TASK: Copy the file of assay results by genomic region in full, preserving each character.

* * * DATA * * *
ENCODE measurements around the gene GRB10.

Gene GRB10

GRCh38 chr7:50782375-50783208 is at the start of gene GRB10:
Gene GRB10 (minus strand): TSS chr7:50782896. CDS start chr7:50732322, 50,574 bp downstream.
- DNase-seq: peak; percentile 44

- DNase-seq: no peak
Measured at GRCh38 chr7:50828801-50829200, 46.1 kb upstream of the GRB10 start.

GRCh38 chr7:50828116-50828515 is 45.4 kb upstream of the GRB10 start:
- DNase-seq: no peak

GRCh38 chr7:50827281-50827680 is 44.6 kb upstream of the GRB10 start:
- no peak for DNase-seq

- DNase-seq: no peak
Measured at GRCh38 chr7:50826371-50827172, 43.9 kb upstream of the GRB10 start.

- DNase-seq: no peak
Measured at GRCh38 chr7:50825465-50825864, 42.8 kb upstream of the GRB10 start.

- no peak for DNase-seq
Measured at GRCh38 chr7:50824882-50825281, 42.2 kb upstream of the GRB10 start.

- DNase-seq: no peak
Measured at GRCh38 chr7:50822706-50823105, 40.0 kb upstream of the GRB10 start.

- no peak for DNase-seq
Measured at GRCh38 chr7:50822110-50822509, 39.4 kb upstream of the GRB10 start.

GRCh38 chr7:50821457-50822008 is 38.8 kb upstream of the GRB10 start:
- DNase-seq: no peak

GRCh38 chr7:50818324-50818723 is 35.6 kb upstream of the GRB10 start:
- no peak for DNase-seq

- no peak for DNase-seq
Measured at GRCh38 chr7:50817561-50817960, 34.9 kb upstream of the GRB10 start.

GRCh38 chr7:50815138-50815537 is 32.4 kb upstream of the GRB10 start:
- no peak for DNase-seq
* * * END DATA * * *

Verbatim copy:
ENCODE measurements around the gene GRB10.

Gene GRB10

GRCh38 chr7:50782375-50783208 is at the start of gene GRB10:
Gene GRB10 (minus strand): TSS chr7:50782896. CDS start chr7:50732322, 50,574 bp downstream.
- DNase-seq: peak; percentile 44

- DNase-seq: no peak
Measured at GRCh38 chr7:50828801-50829200, 46.1 kb upstream of the GRB10 start.

GRCh38 chr7:50828116-50828515 is 45.4 kb upstream of the GRB10 start:
- DNase-seq: no peak

GRCh38 chr7:50827281-50827680 is 44.6 kb upstream of the GRB10 start:
- no peak for DNase-seq

- DNase-seq: no peak
Measured at GRCh38 chr7:50826371-50827172, 43.9 kb upstream of the GRB10 start.

- DNase-seq: no peak
Measured at GRCh38 chr7:50825465-50825864, 42.8 kb upstream of the GRB10 start.

- no peak for DNase-seq
Measured at GRCh38 chr7:50824882-50825281, 42.2 kb upstream of the GRB10 start.

- DNase-seq: no peak
Measured at GRCh38 chr7:50822706-50823105, 40.0 kb upstream of the GRB10 start.

- no peak for DNase-seq
Measured at GRCh38 chr7:50822110-50822509, 39.4 kb upstream of the GRB10 start.

GRCh38 chr7:50821457-50822008 is 38.8 kb upstream of the GRB10 start:
- DNase-seq: no peak

GRCh38 chr7:50818324-50818723 is 35.6 kb upstream of the GRB10 start:
- no peak for DNase-seq

- no peak for DNase-seq
Measured at GRCh38 chr7:50817561-50817960, 34.9 kb upstream of the GRB10 start.

GRCh38 chr7:50815138-50815537 is 32.4 kb upstream of the GRB10 start:
- no peak for DNase-seq